One of the things that makes Cornwall so special is it’s rich history. Nowhere breathes life into the past as well as the National Maritime Museum Cornwall.
During your next visit to Watergate Bay, you could see the work of cutting edge designers, leading academics and major private collectors at British Tattoo Art Revealed.
Until next January, the Falmouth based museum will play host to a new exhibition: “a genuinely ground-breaking and comprehensive history of British tattooing”.
It tells a story that challenges long-standing myths and pre-conceptions about tattooing when it comes to class, gender and age, whilst at the same time giving a voice to and celebrating the astonishingly rich artistic heritage of tattooing as an art form in the UK.
Read on for highlights chosen by Co-curators Derryth Ridge and Stuart Slade of National Maritime Museum Cornwall.
1. The 100 Hands installation
Tattoos are a living and uniquely three dimensional form of art. The Museum has responded to this by commissioning an innovative installation which literally brings the art off the gallery wall to create a ‘sculptural map’ of British tattoo art today.
Photo by Luke Hayes courtesy of National Maritime Museum Cornwall
The ‘100 Hands Project’, curated by Alice Snape of ‘Things and Ink’ magazine, is based around one hundred silicone arms, each tattooed with an original design by 100 of the leading tattoo artists working across the UK. As a whole, the quality and diversity of this work is astonishing.
This exhibit represents a major achievement for any Museum, and creates an important artistic legacy for future generations – an archival ‘snapshot’ of a form of art all too often lost to the ravages of time.
2. The Sailor Knight banner
Traveling tattoo banner. A rare surviving artefact from around the 1920s showing exquisite artistic talent. A precious relic of tattooing’s rich history.
Photo by Paul Abbitt courtesy of Neil Hopkin-Thomas
The exhibition showcases the largest collection of original British tattoo objects ever displayed to the general public.
3. Aimée Cornwell’s commission
The exhibition also includes three major contemporary art commissions from three tattoo artists working in three very different tattoo traditions. Each artist will create a unique design on a hyper realistic body sculpture which will speak to the historic artifacts and artworks around it.
Credit: Photo by Paul Abbitt courtesy of National Maritime Museum Cornwall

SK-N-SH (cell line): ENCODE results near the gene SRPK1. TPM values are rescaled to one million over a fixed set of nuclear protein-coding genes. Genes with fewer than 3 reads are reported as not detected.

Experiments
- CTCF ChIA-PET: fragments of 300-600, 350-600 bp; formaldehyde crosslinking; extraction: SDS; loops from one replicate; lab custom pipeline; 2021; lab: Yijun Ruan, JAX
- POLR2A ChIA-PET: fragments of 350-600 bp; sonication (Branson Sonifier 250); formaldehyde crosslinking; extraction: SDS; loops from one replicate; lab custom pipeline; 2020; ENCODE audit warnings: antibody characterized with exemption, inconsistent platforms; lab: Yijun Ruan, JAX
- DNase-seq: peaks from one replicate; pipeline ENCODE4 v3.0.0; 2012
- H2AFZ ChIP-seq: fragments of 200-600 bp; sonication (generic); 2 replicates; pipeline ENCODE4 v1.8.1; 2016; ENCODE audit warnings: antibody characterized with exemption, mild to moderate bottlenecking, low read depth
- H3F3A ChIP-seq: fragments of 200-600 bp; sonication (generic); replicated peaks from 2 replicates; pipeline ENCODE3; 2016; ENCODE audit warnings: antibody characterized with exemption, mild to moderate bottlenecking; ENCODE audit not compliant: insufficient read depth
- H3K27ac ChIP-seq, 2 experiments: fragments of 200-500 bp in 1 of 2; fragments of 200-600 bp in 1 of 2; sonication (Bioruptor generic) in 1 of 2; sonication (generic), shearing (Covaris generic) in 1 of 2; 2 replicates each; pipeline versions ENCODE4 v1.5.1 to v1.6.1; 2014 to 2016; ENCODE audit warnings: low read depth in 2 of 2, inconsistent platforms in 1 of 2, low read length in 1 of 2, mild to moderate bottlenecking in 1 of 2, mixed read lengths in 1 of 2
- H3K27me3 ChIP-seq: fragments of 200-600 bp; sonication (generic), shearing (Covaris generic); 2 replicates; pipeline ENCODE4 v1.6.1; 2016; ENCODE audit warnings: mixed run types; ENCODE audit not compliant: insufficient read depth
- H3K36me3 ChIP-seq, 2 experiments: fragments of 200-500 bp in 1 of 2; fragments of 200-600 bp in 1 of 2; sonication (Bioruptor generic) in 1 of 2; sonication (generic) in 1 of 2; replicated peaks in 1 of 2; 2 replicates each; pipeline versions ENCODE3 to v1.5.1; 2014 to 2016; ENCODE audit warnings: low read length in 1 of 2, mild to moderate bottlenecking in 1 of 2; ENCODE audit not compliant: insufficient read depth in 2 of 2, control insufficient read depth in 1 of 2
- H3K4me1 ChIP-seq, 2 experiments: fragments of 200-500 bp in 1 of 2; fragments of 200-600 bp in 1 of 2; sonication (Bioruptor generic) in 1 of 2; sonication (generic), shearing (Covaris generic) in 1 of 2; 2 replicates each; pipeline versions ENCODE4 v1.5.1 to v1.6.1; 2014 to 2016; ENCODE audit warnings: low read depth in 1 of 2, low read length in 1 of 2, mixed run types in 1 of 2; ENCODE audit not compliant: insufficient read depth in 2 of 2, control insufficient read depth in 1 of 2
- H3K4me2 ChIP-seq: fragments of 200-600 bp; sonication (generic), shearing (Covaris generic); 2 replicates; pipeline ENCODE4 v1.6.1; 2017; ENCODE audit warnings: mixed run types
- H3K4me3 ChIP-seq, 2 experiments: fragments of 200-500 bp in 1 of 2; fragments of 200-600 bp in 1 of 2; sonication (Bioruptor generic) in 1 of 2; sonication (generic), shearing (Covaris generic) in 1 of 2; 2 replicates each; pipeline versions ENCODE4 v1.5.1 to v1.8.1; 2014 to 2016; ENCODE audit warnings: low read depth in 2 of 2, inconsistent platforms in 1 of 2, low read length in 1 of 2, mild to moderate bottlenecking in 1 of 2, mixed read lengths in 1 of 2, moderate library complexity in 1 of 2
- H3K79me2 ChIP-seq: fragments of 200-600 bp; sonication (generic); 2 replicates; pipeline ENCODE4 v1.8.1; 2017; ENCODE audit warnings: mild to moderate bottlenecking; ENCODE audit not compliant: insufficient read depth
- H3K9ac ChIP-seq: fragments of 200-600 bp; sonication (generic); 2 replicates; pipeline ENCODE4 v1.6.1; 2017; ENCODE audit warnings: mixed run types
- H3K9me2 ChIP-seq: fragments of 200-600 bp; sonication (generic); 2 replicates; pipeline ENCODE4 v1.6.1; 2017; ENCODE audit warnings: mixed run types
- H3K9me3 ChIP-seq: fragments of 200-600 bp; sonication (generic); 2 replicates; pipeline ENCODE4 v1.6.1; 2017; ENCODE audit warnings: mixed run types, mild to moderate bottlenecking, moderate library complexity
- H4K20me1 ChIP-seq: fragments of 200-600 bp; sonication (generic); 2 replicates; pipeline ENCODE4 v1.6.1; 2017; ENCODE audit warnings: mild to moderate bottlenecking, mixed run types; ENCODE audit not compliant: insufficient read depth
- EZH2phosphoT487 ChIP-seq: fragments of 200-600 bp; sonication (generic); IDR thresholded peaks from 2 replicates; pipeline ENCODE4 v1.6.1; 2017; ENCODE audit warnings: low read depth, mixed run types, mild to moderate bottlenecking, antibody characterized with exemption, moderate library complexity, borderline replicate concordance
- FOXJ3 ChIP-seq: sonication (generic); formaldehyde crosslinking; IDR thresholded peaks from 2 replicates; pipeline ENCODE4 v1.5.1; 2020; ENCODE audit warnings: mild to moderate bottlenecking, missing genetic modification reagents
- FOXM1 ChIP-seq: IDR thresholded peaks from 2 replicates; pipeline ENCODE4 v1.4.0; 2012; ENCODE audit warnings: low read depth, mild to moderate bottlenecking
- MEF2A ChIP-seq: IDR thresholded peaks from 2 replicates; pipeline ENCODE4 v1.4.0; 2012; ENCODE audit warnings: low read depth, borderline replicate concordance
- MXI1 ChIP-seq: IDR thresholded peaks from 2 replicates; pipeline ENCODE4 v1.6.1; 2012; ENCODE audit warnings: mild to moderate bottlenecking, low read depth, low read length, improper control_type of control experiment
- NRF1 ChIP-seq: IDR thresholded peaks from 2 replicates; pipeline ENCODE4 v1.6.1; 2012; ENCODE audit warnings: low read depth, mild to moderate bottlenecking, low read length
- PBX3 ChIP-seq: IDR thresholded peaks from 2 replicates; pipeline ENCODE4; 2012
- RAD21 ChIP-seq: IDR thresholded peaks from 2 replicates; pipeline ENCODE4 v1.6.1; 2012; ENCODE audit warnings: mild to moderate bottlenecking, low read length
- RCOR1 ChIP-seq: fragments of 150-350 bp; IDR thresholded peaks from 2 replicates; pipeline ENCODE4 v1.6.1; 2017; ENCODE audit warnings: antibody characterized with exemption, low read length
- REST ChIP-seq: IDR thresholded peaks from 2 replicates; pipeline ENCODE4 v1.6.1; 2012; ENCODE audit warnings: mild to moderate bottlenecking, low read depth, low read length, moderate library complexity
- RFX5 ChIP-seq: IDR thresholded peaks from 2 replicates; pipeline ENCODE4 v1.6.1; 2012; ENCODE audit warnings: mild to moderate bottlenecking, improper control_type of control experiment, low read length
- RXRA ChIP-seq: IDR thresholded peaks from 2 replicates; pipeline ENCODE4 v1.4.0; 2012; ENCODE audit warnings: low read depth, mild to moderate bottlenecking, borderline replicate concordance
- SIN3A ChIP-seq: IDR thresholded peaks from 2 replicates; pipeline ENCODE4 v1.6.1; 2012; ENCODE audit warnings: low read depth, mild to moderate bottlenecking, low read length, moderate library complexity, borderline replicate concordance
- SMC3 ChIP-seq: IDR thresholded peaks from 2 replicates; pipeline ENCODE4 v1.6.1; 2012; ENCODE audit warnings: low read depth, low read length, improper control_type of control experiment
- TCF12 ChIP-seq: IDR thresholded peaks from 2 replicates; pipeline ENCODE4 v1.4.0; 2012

In response to stories in the exhibition about Captain Cook’s voyages to the Pacific, Tihoti Faara Barff’s work celebrates the modern revival of Tahitian tattooing; Matt Houston’s commission is a heroic celebration of the sailor tattoo; and Aimée Cornwell, a second-generation artist and rising star in the tattoo world, illustrates how tattooing is breaking down different artistic boundaries with her own form of fantasia.
4. Master tattoo artist Lal Hardy’s recreated studio
Tattoo artist Lal Hardy has lent some of his personal collection of tattoo memorabilia to the exhibition. Considered the ‘king of tattooists’, Hardy is known for his tattoos of the punk generation and still runs a hugely popular tattoo parlour in London today.
Lal’s interest in tattooing began through his family who had tattoos, and was further ignited by the Teddy Boy & Punk Rock revival during the late 70’s/early 80’s. During this time Lal found the perfect niche in tattooing designs onto the flesh of large quantities of the London masses. Lal first opened the doors to New Wave Tattoo in 1979 and is still tattooing there today.
Photo by Luke Hayes courtesy of NMMC / Lal Hardy
5. Over 400 artefacts and artworks
British Tattoo Art Revealed features over 400 artefacts & artworks including memorabilia donated by Alex Binnie @abinniepaperandskin from his renowned shop ‘Into You’ which sadly closed in 2016. Photo Paul Abbitt
Photo Paul Abbitt
To find out more, visit the National Maritime Museum homepage.
For more things to do during your stay at Watergate Bay, see what’s on in the blog.